ITRA Global News

Business Growth is Strong in Minneapolis and St. Paul

January 23, 2019

The Twin Cities of Minneapolis and St. Paul are experiencing an apartment construction boom, and are adding an additional light rail line. The unemployment rate is at a nationwide low of 2.7%.  There is new office building construction, although primarily limited to single-user corporate occupants such as United Health Care and Prime Therapeutics.  In the industrial property markets, the construction boom continues with a combination of build-to-suit properties for corporate users and speculative developments across the metro area.  Overall, business is good and companies are hiring. 

Challenges facing the Twin Cities are high competition to attract and retain employees, the relatively high costs of housing, and a high tax environment.  But despite these challenges, companies continue to choose to locate in Minnesota given the high quality of life and educated workforce.  This unique recipe continues to produce success across industries ranging from financial services to medical manufacturing. 

Businesses are making space decisions based on their workforce and employee productivity, and are choosing nicer, newer, and more functional space.  This trend is expected to continue in 2019, and the unemployment rate is expected to stay at very low levels.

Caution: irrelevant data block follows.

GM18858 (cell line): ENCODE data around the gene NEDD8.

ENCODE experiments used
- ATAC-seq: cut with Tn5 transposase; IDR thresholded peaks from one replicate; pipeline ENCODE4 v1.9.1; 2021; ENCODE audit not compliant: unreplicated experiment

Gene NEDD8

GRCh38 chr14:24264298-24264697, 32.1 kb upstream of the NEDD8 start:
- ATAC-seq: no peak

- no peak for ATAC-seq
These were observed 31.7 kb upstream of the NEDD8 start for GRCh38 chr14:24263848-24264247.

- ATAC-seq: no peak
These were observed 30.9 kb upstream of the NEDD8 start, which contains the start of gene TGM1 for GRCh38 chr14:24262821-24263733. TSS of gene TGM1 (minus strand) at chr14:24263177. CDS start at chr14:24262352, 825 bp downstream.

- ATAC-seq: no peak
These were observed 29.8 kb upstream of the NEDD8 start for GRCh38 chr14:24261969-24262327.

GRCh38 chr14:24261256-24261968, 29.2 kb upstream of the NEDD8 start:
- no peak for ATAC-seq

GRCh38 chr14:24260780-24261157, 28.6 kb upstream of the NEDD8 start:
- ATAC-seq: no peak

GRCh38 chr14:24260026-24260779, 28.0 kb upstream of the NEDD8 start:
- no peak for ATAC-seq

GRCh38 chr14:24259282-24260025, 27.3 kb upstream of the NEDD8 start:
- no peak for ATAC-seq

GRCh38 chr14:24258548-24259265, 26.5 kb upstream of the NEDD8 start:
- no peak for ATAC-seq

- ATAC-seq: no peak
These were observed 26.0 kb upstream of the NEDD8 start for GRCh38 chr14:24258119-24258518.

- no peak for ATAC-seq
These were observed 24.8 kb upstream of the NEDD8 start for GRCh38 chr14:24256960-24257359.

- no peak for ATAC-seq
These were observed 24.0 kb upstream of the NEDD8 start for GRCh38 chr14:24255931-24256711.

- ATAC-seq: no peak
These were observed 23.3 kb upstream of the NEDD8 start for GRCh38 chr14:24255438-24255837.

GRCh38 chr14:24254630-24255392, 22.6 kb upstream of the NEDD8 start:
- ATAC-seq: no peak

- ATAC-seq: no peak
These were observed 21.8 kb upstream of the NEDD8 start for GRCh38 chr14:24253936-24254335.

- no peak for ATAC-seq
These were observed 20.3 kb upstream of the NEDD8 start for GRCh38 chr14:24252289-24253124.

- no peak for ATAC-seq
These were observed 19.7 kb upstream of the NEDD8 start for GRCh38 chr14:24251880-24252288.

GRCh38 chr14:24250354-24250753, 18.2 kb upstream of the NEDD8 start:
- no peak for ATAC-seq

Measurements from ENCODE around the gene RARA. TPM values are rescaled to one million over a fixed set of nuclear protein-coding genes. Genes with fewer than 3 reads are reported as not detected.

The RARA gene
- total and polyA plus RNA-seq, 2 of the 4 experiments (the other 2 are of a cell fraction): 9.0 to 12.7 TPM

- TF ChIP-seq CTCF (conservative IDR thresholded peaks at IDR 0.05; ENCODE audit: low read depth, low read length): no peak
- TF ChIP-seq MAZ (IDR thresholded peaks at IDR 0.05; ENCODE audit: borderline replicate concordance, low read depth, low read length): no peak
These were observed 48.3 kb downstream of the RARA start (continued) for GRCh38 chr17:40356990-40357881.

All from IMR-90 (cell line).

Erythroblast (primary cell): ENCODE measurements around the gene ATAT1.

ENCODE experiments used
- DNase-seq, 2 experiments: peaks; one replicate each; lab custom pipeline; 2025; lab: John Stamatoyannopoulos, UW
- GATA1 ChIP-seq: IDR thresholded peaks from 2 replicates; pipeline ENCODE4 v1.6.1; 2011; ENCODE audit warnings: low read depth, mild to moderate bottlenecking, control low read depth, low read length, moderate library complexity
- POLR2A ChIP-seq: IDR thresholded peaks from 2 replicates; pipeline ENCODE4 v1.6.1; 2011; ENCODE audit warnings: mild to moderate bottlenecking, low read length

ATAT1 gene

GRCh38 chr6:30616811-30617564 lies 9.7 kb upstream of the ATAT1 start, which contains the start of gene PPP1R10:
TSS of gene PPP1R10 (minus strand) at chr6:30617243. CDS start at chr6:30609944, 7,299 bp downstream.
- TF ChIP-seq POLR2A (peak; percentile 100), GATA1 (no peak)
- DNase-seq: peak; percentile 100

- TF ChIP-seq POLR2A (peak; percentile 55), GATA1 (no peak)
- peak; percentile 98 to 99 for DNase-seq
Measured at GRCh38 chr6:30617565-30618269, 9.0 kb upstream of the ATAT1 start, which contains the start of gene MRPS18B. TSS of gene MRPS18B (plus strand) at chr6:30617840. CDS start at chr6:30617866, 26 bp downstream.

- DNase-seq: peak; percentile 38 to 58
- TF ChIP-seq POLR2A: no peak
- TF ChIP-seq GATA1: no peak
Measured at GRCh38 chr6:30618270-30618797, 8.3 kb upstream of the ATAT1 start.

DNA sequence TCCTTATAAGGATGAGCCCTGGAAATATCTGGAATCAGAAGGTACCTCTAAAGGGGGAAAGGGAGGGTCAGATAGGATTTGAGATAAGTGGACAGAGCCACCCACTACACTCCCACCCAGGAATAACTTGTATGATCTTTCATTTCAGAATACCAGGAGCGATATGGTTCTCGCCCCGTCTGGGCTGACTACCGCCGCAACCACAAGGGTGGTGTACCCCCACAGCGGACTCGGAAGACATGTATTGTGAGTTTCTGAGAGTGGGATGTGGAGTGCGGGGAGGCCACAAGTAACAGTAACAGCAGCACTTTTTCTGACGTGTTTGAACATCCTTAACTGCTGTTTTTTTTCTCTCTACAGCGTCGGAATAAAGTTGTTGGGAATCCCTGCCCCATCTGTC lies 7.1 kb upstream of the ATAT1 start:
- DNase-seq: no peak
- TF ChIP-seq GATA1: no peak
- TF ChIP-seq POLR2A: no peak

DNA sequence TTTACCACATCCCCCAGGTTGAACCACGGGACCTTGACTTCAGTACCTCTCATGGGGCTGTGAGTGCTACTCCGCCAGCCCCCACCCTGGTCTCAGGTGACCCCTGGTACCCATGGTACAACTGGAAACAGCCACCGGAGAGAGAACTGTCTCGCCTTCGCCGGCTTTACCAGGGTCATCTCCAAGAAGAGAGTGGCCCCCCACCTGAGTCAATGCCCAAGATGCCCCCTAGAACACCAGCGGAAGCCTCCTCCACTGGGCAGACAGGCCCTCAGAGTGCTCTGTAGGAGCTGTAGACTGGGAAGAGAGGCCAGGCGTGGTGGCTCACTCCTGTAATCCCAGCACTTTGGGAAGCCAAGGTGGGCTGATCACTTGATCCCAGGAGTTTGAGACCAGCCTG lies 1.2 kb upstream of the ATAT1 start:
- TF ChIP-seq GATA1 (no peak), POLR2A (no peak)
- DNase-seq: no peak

Office Market Summary

The office markets have been relatively flat in 2018 with an overall vacancy rate of 17.5%.  Many companies have relocated from the suburban markets to downtown Minneapolis to maintain and attract new employees.  Suburban office buildings are holding their own, with many landlords renovating common areas and adding amenities, such as training rooms, fitness centers, and bicycle storage.  Other than a few Class A suburban office buildings, the suburban office market continues to be less expensive overall from a total occupancy cost perspective when compared with the two central business districts.   The cost difference is primarily due to downtown parking and higher property taxes. 

The West Suburban / I-394 corridor submarket finally has some space available after a very strong seven-year run of a landlord’s market with minimal vacant space available across product classes.  One example is Carlson Companies who is leasing several floors at their Class A world headquarters building.  Nearby in Hopkins, space vacated by Cargill at the LEED Gold, Class A Excelsior Crossings complex also has almost an entire building available for lease.  Finally, Syngenta is relocating 200 employees from Crest Ridge Office Center and will be leasing space from WeWork at the new Mosaic East office development in the Uptown neighborhood just outside of downtown Minneapolis, leaving behind 116,000 square feet of Class A office space.  WeWork leased 100,000 square feet of the Mosaic East tower to provide co-working space options to corporate tenants.   

Target sold its west office campus to Opus and it will soon be a multi-tenant office building.  Opus has leased over 100,000 square feet to Tactile Medical.  There is additional land on-site to add more office space, but Opus may develop a combination of apartments and retail to create a mixed-use development. 

Overall Vacancy Rate    18%    

Minneapolis CBD           19%    

West                            12%

Southwest                   16%

Northwest                    14%

Southeast                    15%

St. Paul CBD                 20%

Northeast                     16%